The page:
With the curve flattening and the weather becoming warmer, people are starting to think through the implications of what it means to open up for business in a post-COVID world.

Offices are looking into installing partitions, and restaurtants are rethinking their logistics and the design of spaces.

I'm unfortunately a bit less optimistic that either of these efforts are worthwhile, and much of it has to do with human behavior.

Unless your work requires you to absolutely come into an office, people know they'll be better off continuing to work from home.  It's not just the risk factor, but also the levels of friction that comes with increased testing and protocols that will not make it worth doing.  As a business, you're probably better off getting out of your lease altogether and reinvesting that capital elsewhere in your business.

For restaurants, there's a real financial cost to ensuring safety protocols.  Even high-end restaurants are relatively low-margin because there's so much hidden work behind the scenes.  Add to that an even more onerous set of costs, coupled with the need to reduce your restaurant capacity significantly means that the vast majority of restaurants would be running untenable businesses if they were to try to revive their old model.  It just wouldn't be worth doing at all.

Restaurants are probably the most obvious case where the math won't make sense.  It may take time for other types of businesses to understand whether the "in-person premium" is worth doing.

This, taken in hand with the government's luke-warm support efforts suggest people should be taking even more drastic measures to either cut their losses, or preserve whatever capital they have and put it towards a drastic reinvention.  All of this will likely require starting from scratch and figuring out what they can do with a team of 1.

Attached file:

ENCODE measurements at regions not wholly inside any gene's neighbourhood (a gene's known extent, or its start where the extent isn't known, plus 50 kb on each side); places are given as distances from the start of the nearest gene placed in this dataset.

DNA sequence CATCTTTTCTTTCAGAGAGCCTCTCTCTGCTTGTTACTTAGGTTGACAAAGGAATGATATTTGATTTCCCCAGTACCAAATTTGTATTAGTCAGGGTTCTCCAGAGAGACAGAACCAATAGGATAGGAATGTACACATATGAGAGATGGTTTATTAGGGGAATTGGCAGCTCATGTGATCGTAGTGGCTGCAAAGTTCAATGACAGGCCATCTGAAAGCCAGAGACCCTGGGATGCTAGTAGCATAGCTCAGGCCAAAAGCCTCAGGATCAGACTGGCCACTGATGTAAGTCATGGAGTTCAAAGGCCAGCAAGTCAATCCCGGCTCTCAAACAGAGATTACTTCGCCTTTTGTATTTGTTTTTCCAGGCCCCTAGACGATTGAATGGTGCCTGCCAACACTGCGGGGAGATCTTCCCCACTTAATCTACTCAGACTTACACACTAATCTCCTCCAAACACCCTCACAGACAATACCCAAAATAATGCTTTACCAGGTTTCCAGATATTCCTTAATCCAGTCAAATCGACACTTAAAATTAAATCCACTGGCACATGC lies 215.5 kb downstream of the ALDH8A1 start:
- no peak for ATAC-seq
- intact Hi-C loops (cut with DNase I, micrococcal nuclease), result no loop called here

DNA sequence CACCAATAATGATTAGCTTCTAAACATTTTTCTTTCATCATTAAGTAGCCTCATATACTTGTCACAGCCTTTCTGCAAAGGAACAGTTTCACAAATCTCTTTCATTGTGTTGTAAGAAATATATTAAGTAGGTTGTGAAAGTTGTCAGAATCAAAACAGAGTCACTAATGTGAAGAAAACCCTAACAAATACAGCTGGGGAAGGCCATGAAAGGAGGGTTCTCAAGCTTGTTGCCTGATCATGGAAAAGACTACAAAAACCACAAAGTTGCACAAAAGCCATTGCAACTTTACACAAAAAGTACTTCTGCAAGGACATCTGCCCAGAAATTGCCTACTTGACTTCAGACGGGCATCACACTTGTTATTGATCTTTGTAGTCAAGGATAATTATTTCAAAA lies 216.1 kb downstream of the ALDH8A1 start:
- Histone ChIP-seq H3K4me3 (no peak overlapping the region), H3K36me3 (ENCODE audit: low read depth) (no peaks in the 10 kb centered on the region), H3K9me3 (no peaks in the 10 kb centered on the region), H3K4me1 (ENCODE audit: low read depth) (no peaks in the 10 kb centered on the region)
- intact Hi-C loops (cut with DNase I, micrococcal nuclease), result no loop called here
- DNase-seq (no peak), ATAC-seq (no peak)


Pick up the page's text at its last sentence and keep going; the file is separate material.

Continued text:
Alternatively, if letting go of a space isn't as feasible, I'd consider putting the brand of the restaurant into cold storage, and reinventing the space you have for a completely different set of purposes, perhaps more a hub for activity than as an individualized place of production.

Unfortunately—speaking as someone who formerly operated a physical space—this is really hard to do.  It requires the willingness to accept that you're no longer in survival mode—which is about staying the course—but in reinvention mode, where you need to optimize for learning quickly so you can determine what will or won't work.  It's such a hard transition because it's a different mindset altogether.  Further, it requires that you suspend your sense of who you've been in the past, because it might not actually serve you well as you scramble to figure out how you adapt for the future.